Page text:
The Lord of the Rings is thrilling as books, movies, and now as the trilogy edition of the Risk game has now come out, we have an absolutely thrilling boardgame. Play the 'Team Risk' version.It's very tense, as 'Evil' can end the game anytime the ring ends its turn in an evil territory. This becomes very edge-of-your seat ( true to the story) as the ring comes closer and closer to Mordor. To give this game a rating of 5 doesn't seem to do it justice : it needs to be on a scale of its own. This is worth every penny, yet is relatively less expensive than some epic board games out there. This is a must have for any fan of the LOTR series.
This game is great for Risk lovers and LotR lovers. The gameboard accurately represents Middle-Earth (except for the fact that it is longer north to south, than east to west). There are ways to play individually, and allied with your fellow evil/good teammate. Very good how the game ends when the Ring moves from the Shire to Mt. Doom. Very well done game!
I will leave it to others to discuss the mechanics of the game and I will simply give an opinion of the components.
The gameboard is extra large and contains all the territories of the trilogy (Mordor and Gondor etc.) When I called to ask, Hasbro has advised me that they will be creating an expansion pack for those who already have the original Lord of the Rings-RISK game. I personally prefer to already have everything under one box.
The cards are sturdy, the artwork is muted but great and the playing pieces seem to capture the essence of the trilogy. Playing pieces are colored black, red, yellow and green. There are mulitiple rules variations that come published with this game (including a 'find the ring' element), so it should play well to the variety factor.
The board for this game is longer than it is wide but is very large, so it accomodates everything the regular RISK game can muster.
Looks great but now I have to play it....it's that new...
the play is so fun it just blows you away. there are more ways to play and the best part is that it is Lord of the Rings so you know that is going to be good. I have likes playing risk for the past ten to fifteen years. but now that there is a Lord of the Rings that has all the territories and has the ull map it is rated number one in may book.
Nice map. Nice cards. Nice units. The game is fun. The fact that you don't have to wait to gain extra units makes it all more agressive and opens up the game in contrast to regular risk. However it lessens diplomacy. Having two sides and just one winner feels strange sometimes. The ring acts as a timer so the game takes about two hours. Leaders, strongholds and action cards give the extra edge. One downside: everything is decided in the last turn. The player who plays this turn seems to have a major advantage. Another downside: only four players. The game is better than regular Risk if you like the theme but Risk 2210 seems to be the superior game in the genre.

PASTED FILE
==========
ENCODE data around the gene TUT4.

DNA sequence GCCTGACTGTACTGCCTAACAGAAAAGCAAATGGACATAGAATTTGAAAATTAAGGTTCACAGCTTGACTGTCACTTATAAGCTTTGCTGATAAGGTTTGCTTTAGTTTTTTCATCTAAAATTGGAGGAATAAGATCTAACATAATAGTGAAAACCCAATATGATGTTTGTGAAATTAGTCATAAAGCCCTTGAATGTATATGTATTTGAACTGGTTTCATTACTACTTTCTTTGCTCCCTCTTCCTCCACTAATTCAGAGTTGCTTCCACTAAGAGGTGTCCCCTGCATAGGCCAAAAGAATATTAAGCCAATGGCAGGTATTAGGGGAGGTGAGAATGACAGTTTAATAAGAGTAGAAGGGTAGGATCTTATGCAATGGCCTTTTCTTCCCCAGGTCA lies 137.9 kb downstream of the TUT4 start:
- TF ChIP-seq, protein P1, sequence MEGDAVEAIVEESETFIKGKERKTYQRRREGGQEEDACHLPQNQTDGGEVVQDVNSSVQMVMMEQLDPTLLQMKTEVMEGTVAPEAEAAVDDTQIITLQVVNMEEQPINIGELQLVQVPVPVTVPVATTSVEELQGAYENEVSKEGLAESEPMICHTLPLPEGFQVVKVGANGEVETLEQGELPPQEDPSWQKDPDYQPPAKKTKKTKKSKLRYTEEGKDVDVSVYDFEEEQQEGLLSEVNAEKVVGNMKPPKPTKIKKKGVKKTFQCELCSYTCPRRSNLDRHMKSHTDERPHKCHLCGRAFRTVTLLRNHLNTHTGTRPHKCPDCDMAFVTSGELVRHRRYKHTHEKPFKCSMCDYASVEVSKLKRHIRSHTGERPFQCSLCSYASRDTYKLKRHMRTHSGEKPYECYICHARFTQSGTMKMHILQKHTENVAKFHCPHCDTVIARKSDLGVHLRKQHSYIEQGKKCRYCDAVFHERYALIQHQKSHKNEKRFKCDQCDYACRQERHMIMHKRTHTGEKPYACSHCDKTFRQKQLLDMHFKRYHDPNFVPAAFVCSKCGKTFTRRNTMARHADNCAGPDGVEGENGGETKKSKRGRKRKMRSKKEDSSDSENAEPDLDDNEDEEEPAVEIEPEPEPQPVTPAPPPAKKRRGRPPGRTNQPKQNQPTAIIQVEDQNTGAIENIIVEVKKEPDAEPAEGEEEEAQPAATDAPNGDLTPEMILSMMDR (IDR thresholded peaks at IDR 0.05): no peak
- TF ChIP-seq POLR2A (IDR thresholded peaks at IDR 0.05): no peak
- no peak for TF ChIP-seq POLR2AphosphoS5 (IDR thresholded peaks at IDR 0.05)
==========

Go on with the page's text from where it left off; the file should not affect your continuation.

I have always been a huge fan of LOTR and the games that have come about it. I have also enjoyed Risk from a very young age in it's ability to allow for military combat.
Over all the game play of LOTR Risk is very exciting while playing in a group of friends. The game also has a greater deal of strategy than the oringinal Risk, due to Leaders, Powercards, Mounatians and rivers, and fortresses. The Gamelife time is very long and you will continue to play it. Also the abilty to re-write the games rules give the players a chance to the play the game as they see fit. All in all it is a must have game for any Risk or LOTR fan.
There is a lot to like about this game, especially the great pieces and nice map. Kudos to the designers for using the path of the ring as a means to end the game. I also really like the Stronghold rules that allow an extra army for control of certain spaces, and leaders that provide a bonus to combat.
But the map has too many spaces--I would have trimmed about 15 spaces off the map-- and too many Regions (9). And all of them except Mordor and Haradwaith are difficult to hold. The result is the game becomes tedious after a short time.
The Power cards are a neat idea, but there are so many of them and most of them are of little value. Still, a move in the right direction as far as the design goes.
This review is pointed at the person who considered Risk 2210 superior. Flat out, this game is. It is more streamlined than Risk 2210 and plays differently enough. The ring adds another dimension to the game, as to the leaders and the quest spots. To bash this game to say it has nothing to do with the story is absurd.
On another note, if you combine the first edition with the trilogy edition, you get a 6 player version of the game.
And yes Virginia, this game is better than original Risk. I wish there was a 3 1/2 stars for this game, as it is ultimately Risk.
Lord of the Rings has, unlike the Harry Potter series, inspired some truly excellent games, most notably the rich and subtle cooperative game by Reiner Knizia (one of the best games available on any topic) and the much simpler but still quite deep 2-player Stratego-like 'Confrontation' game (also by Reiner Knizia), both of which, in addition to being excellent games in their own right, are also superbly 'themed': the Lord of the Rings feel and atmosphere comes through during play and one really feels involved in an adventure in Middle Earth. (The 'children's game', again by Knizia, is also worth a look for kids under 8.)
But this game is just junk. Not only is it inherently a dull and tedious game (unless your are a die-hard Risk fan or just don't really care about the game and are looking for a beer-and-pretzels distraction), but it also has absolutely nothing to do with the Lord of the Rings. This game 'theming' at its most cynical: some (not very good) changes in art and some nonsensical rules additions (that don't even work well from a gaming perspective) are all you get with this game.
If you like Risk, stick with the original, or try the sci-fi themed version (2210); if you like Lord of the Rings, avoid this game entirely (and consider some of the superb games mentioned above).